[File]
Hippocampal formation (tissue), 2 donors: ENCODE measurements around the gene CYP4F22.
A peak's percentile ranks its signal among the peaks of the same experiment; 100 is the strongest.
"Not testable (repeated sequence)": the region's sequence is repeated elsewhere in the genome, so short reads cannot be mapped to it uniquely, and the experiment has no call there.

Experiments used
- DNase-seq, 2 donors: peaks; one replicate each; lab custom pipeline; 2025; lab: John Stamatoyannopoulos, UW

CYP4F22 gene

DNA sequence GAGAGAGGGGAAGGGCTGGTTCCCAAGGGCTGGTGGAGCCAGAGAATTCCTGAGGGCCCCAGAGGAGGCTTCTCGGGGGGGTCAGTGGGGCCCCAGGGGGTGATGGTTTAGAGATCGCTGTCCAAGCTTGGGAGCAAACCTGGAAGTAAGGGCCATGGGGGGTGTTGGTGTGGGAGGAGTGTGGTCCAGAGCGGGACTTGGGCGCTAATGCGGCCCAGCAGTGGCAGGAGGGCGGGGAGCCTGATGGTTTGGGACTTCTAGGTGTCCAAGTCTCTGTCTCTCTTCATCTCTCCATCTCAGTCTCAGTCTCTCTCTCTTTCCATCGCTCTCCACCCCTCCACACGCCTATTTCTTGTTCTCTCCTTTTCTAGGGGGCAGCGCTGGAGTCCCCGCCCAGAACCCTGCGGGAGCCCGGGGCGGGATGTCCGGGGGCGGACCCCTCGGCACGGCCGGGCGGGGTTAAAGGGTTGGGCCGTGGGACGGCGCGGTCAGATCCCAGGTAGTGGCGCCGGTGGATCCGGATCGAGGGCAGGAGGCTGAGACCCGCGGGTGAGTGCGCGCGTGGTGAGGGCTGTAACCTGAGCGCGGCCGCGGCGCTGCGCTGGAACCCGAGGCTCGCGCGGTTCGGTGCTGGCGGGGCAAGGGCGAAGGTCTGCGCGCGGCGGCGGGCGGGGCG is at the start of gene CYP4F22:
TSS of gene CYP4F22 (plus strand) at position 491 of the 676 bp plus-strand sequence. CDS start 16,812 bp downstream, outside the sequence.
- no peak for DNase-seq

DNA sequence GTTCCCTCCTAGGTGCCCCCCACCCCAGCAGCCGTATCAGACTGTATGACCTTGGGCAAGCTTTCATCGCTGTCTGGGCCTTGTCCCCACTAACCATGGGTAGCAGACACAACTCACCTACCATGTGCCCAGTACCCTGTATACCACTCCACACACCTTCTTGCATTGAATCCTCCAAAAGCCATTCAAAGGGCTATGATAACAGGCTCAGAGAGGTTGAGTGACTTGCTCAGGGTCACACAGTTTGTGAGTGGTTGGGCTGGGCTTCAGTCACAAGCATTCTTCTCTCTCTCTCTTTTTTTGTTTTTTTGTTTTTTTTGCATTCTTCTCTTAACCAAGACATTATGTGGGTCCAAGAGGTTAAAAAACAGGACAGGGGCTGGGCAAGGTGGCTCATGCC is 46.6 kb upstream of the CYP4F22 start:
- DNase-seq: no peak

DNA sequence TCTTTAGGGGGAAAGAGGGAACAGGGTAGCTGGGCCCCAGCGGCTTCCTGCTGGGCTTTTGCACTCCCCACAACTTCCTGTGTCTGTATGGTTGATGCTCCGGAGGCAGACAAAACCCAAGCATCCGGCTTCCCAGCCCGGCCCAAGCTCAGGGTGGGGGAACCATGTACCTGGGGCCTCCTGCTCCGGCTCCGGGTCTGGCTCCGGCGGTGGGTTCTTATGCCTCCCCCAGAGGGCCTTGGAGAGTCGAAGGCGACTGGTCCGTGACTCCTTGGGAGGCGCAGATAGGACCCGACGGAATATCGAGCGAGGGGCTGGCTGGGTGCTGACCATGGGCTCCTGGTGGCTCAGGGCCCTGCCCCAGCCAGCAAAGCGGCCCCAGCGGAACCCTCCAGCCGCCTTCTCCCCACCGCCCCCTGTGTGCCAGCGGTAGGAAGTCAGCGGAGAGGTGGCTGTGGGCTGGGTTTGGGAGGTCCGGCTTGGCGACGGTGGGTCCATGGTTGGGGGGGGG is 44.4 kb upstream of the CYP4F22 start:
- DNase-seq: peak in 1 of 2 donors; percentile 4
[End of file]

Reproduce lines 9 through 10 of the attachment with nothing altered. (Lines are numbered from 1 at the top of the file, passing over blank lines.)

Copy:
- no peak for DNase-seq

DNA sequence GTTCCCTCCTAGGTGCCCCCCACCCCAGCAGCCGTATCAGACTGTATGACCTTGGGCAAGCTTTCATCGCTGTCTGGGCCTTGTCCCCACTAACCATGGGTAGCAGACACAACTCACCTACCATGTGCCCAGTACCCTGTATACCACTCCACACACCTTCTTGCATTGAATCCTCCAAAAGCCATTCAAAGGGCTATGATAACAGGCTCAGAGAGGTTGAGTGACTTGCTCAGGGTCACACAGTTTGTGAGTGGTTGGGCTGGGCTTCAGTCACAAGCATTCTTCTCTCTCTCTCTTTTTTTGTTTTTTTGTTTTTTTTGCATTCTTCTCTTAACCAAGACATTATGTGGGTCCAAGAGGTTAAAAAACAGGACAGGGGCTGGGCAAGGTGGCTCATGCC is 46.6 kb upstream of the CYP4F22 start: